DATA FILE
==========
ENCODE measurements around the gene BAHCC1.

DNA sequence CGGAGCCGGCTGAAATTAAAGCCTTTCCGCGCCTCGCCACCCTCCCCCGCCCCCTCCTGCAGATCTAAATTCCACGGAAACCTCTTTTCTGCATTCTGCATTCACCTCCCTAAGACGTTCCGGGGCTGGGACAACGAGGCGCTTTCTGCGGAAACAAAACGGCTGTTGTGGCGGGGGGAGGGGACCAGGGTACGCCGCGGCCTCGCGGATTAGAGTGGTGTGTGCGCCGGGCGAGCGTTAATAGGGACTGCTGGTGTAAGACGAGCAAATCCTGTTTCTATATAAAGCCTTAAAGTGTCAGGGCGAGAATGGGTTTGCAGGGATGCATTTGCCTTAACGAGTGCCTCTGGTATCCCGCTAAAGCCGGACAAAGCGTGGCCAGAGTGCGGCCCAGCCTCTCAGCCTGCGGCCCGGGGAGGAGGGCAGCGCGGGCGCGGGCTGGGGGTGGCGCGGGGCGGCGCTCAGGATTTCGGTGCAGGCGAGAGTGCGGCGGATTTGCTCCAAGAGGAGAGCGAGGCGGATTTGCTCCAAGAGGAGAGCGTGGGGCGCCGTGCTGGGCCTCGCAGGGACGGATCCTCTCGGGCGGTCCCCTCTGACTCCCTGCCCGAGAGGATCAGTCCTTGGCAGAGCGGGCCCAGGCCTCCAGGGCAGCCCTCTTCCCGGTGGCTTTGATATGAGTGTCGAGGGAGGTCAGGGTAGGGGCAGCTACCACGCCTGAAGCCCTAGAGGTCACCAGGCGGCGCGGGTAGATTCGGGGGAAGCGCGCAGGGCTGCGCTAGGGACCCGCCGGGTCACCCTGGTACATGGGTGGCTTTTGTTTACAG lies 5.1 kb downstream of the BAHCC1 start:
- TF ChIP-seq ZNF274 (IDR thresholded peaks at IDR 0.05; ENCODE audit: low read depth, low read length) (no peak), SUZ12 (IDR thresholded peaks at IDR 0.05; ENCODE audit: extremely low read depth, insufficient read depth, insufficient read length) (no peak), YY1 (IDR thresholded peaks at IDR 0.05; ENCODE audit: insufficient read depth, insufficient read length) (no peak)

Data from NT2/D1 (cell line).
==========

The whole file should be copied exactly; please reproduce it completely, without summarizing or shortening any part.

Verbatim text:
ENCODE measurements around the gene BAHCC1.

DNA sequence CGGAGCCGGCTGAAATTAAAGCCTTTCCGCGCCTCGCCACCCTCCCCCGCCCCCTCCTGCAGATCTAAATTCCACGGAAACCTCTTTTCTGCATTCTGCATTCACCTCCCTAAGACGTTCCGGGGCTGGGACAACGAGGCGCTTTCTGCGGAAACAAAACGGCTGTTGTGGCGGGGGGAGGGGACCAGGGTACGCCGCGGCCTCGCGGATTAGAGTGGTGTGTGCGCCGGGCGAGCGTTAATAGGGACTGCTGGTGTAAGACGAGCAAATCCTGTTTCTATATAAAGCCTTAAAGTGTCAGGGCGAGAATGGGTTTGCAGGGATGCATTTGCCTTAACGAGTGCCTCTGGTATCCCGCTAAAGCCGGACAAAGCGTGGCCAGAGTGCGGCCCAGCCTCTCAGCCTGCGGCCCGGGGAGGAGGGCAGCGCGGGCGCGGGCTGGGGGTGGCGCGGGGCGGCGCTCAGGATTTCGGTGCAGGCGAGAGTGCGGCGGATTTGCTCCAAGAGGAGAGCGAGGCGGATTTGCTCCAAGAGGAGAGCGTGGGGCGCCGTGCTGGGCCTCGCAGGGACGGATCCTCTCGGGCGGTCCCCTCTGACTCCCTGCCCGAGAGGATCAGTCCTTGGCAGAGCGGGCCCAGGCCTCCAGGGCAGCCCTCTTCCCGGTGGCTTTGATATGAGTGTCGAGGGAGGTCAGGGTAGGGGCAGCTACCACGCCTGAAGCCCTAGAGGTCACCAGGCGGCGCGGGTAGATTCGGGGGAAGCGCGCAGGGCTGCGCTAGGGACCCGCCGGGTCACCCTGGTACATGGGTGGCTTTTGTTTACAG lies 5.1 kb downstream of the BAHCC1 start:
- TF ChIP-seq ZNF274 (IDR thresholded peaks at IDR 0.05; ENCODE audit: low read depth, low read length) (no peak), SUZ12 (IDR thresholded peaks at IDR 0.05; ENCODE audit: extremely low read depth, insufficient read depth, insufficient read length) (no peak), YY1 (IDR thresholded peaks at IDR 0.05; ENCODE audit: insufficient read depth, insufficient read length) (no peak)

Data from NT2/D1 (cell line).